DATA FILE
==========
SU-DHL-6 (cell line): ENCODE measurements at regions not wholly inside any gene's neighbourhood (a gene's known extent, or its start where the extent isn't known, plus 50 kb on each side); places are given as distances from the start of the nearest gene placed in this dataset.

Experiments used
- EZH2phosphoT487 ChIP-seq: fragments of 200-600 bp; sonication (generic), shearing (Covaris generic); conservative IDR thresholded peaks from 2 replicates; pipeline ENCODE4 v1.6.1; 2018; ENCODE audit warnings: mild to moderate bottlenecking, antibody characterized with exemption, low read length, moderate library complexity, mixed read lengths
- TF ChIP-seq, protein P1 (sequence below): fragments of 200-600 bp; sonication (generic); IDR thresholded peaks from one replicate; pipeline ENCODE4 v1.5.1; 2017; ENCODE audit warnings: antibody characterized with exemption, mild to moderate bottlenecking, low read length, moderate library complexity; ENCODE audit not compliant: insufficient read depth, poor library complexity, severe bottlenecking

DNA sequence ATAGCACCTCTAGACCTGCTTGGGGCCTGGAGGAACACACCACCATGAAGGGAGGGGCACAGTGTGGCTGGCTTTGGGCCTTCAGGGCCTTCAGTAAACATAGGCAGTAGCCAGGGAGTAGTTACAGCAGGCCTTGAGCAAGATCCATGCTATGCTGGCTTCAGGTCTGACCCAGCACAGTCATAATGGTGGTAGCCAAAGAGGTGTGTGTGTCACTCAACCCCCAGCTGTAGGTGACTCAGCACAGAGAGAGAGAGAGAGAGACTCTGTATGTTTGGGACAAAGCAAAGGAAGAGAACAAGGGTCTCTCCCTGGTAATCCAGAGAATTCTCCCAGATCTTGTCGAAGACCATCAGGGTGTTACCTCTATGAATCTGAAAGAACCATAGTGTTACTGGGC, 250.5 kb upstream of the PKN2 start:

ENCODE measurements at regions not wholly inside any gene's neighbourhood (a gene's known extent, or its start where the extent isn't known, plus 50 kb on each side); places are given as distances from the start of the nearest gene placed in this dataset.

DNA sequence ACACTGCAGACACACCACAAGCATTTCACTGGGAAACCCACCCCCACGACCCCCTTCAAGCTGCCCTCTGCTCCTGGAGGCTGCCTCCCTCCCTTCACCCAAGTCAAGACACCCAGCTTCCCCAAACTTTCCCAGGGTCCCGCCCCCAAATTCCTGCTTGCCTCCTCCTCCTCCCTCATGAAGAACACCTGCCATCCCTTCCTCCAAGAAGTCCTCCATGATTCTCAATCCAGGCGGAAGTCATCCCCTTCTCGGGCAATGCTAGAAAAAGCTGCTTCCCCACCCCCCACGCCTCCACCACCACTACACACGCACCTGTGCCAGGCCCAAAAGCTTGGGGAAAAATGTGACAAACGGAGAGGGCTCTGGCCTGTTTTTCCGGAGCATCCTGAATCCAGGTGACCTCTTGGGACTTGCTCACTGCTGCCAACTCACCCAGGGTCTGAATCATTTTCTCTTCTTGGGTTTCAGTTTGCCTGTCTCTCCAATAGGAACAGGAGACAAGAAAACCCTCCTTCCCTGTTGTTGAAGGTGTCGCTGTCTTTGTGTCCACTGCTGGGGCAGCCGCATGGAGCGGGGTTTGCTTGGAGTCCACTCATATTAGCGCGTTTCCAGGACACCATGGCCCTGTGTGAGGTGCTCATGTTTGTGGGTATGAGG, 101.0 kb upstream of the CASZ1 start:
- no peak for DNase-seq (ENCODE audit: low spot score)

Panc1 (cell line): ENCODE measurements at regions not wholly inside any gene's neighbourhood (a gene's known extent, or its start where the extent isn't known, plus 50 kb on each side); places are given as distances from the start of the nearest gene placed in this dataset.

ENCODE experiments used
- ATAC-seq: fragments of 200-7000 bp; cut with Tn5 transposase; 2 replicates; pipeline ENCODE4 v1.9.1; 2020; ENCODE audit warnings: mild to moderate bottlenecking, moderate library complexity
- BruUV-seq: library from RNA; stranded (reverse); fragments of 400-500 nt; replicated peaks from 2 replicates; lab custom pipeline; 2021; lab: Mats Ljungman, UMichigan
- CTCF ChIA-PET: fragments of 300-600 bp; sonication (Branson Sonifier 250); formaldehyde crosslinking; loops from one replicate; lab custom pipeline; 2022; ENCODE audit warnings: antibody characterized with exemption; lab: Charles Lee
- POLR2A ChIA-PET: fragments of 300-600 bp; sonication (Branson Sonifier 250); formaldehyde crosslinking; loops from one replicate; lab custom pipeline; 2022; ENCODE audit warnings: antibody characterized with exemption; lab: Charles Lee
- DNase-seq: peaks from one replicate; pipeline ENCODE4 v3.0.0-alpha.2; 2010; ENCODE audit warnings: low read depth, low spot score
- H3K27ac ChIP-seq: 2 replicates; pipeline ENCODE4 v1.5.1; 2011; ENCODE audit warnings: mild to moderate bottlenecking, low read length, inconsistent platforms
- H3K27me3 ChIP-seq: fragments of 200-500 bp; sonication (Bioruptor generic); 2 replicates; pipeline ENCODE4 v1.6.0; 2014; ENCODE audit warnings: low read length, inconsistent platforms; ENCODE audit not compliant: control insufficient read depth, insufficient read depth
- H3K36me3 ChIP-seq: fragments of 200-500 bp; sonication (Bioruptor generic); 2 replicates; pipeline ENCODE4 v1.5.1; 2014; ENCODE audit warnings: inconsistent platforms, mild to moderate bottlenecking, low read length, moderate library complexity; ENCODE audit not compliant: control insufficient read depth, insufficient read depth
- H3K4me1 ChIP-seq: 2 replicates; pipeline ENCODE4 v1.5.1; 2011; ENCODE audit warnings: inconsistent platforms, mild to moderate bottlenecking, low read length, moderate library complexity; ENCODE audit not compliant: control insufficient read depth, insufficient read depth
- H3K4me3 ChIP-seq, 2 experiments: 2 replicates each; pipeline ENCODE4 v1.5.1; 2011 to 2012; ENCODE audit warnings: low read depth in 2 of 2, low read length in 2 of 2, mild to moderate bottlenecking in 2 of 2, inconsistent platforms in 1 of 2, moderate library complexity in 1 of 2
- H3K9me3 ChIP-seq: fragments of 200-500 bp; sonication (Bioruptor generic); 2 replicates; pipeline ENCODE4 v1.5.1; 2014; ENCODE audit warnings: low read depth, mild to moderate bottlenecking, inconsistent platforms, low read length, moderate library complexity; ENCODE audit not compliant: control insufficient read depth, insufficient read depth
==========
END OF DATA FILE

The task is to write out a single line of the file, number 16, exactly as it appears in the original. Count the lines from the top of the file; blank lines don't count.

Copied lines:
- H3K27ac ChIP-seq: 2 replicates; pipeline ENCODE4 v1.5.1; 2011; ENCODE audit warnings: mild to moderate bottlenecking, low read length, inconsistent platforms